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Bonneau du Martray sold to Screaming Eagle owner

American billionaire Stan Kroenke, owner of Screaming Eagle and majority shareholder in Arsenal football club, has bought historic Burgundy estate Bonneau du Martray, which has seen its wines served at Queen Elizabeth's birthday celebrations.


Considered one of the most prestigious estates on Corton Hill, the owning family of Domaine Bonneau du Martray has announced the sale of the majority of its shares to American businessman Enos Stanley Kroenke.

Stan Kroenke already owns Screaming Eagle in California’s Napa Valley, and is the majority owner of Arsenal football club in the UK. He has a personal fortune of $7.4 billion, according to Forbes magazine.

The deal is another example of a top Burgundy wine estate being sold to outside investors. Luxury goods group LVMH bought Clos des Lambrays in 2014, for close to 100 million euros.


Domaine Bonneau du Martray is an estate of 11 hectares located on the hills of Aloxe-Corton and Pernand-Vergelesses, producing only grands crus from Corton and Corton-Charlemagne. The estate is also considered a pioneer of biodynamics in Burgundy.

Its reputation is outstanding internationally and its wines were served at a private birthday dinner party in 2006 for England’s Queen Elizabeth II.

French newspaper Les Echos, quoted Armand de Maigret, director of wine operations for Stan Kroenke, as saying that the American businessman fell in love with this ‘terroir that exists nowhere else’.

Kroenke, who is rarely interviewed, reportedly wants to remain faithful to the work engendered by Jean-Charles Le Bault de la Morinière, the latest generation of a family which has owned the domaine for two centuries. He is expected to remain in his post for at least a few months.

The deal is likely to raise more discussion about France’s notoriously tricky rules around succession for family-owned wine estates that have seen the value of their land rise strongly in the last few decades.

Financial details of the deal have not been disclosed.

Grand Cru vineyards in Burgundy cost more than €4 million per hectare on average, according to French land agency Safer.

Alongside Screaming Eagle and Arsenal, Kroenke also owns Jonata in Santa Inez Valley and The Hilt in Santa Rita Hills.

Kroenke is the owner of Kroenke Sports Enterprises, which also includes stakes in Denver Nuggets (NBA), Colorado Avalanche (NFL), Los Angeles Rams, Colorado Rapids, both in MLS.



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Bonneau du Martray has been run since 1994 by Jean Charles de la Morinière, an architect who returned to the 11-hectare family property to manage it, fine-tuning the estate that his father originally brought back to life.

In a region renowned for producing some of the greatest wines in the world, Bonneau du Martray is one of only a few estates in all of Burgundy to produce solely Grand Cru wines. For over twelve centuries, this family-run estate remains a true rarity as the single largest holding in the extraordinary white wine appellation of Corton-Charlemagne. Its vineyards lie on the choicest hillside terroir along a contiguous block stretching between ‘En Charlemagne and reaching towards Aloxe-Corton. The domaine’s 9.5 hectares of Charlemagne are planted high on the hillside, where the soil contains more clay than limestone and is more suitable for white grapes. The average age of the vines is around 45 years and yields are kept very low. The domaine is unique in its west and southwest-facing orientation, which guarantees long, slow maturation of grapes.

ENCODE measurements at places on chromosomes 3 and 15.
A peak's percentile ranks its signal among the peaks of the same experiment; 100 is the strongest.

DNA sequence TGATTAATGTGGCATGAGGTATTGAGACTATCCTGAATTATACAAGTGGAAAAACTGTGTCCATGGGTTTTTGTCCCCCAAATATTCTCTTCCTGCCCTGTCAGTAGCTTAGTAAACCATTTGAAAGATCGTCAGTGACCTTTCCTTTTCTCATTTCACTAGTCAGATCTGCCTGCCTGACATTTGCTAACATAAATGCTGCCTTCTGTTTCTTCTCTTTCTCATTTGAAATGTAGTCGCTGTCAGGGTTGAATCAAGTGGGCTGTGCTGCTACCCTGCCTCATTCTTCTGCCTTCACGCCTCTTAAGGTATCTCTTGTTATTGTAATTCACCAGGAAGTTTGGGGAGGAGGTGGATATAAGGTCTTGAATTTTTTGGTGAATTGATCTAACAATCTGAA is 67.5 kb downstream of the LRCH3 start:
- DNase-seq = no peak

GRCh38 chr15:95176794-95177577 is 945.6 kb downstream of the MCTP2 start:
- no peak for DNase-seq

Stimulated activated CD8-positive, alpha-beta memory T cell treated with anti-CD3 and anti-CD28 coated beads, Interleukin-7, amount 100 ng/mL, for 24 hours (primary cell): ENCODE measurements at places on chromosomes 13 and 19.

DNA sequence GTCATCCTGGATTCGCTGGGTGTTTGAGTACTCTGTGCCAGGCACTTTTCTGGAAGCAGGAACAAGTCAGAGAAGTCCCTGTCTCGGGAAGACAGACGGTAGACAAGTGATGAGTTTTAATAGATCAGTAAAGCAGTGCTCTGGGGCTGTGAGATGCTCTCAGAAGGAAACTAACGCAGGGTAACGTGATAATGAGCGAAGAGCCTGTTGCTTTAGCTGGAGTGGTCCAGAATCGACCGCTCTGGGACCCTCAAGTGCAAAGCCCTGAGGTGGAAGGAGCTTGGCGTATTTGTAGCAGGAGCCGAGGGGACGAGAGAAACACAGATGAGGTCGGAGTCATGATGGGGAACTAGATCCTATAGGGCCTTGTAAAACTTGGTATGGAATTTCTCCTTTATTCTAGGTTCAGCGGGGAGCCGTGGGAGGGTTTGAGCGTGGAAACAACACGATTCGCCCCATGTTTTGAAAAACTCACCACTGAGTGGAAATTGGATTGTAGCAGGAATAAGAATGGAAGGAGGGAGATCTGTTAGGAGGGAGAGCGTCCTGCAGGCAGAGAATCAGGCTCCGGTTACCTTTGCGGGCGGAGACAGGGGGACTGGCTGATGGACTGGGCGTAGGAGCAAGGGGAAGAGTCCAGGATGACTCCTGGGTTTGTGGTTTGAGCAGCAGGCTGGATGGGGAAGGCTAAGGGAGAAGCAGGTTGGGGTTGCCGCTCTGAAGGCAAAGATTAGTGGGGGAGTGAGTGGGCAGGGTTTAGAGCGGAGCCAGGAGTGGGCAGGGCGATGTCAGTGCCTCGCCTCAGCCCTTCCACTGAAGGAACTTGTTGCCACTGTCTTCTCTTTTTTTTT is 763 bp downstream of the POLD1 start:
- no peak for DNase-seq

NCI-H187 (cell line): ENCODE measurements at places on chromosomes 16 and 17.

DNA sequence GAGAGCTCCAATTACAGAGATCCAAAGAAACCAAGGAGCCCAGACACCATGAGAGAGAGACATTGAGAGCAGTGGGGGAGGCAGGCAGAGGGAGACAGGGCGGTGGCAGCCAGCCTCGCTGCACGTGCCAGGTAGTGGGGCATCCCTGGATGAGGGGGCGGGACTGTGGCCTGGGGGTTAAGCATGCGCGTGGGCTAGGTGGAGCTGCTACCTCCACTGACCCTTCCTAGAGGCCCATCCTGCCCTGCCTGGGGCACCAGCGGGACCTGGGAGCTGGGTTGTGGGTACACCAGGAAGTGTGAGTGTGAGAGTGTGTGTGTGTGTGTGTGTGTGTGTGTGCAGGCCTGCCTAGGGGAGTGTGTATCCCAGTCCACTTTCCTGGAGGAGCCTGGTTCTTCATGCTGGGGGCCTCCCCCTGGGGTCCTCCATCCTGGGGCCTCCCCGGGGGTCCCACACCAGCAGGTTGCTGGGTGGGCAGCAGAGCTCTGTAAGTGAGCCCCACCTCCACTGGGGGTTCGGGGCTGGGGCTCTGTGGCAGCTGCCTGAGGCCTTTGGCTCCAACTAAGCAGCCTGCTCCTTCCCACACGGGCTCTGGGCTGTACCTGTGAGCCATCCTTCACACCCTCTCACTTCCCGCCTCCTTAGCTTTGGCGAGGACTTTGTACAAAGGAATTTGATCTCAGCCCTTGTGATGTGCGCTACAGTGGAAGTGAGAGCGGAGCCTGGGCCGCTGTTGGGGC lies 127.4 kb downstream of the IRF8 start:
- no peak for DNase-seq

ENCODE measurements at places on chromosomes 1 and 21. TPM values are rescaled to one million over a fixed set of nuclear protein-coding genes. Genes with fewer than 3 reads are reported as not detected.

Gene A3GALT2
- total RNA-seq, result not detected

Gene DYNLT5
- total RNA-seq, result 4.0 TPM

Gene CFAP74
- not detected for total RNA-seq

In 1994, Jean-Charles le Bault de la Morinière took over the day-to-day operation of his family’s domaine. His attention to detail and pursuit for perfection has helped grow the estate’s already remarkable reputation. In particular, Jean-Charles initiated a survey of the land’s topography and soil types, resulting in the categorization of 16 different parcels, each vinified separately and contributing a unique quality to the wines.

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Additionally, Jean-Charles has embraced a more hands-off approach to viticulture and vinification than that of his father, including adopting organic and biodynamic practices at all stages of winemaking. In the vineyard, Jean-Charles has improved drainage and terracing, reduced compaction of the soil, and plans to add new sélection massale in order to preserve the patrimony of his vines for future generations. Furthermore, herbicides and fertilizers are never used. All grapes are hand-picked, whole-cluster pressed, and vinified using indigenous yeasts. Jean-Charles also insisted on fermenting in barrel rather than stainless steel, a practice he believes gives fresher, richer wine with betterintegrated oak flavors.

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Approximately 30% new oak is used with a 'rendement' of around 30 hectolitres per hectare. The owners, the le Bault de la Moriniere family, date back to the late 19th Century and began marketing their own domaine bottled wines from the 1970s as opposed to historically selling their harvest off to the local negociants.

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4 different wines with 42 vintages


  • Jean- charles le Bault de la Morinière,

    In my experience, easy fermentations are always a sign of a fine vintage.


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Wine Moments

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 Christer Byklum / Leading Scandinavian wine blogger, Wine Writer (Norway)  tasted  1 wines  from  Domaine Bonneau du Martray . In a tasting of  43 wines 

2013 Domaine Leflaive Bâtard-Montrachet / Pale lemon yellow. Lemons, vanilla, minerals, spices, some floral notes, brighter expression for Bâtard, lighter. Fresh acidity, fresh and fruity, apples and citrus with more subdued minerals beneath, detailed and long. 95p

16d 19h ago

 Edward Cuvée, Pro (Finland)  tasted  1 wines  from  Domaine Bonneau du Martray . In a tasting of  7 wines 

some weekly wines

21d 9h ago

 Clive Coates / MW, Wine Writer (France)  tasted  1 wines  from  Domaine Bonneau du Martray . In a tasting of  13 wines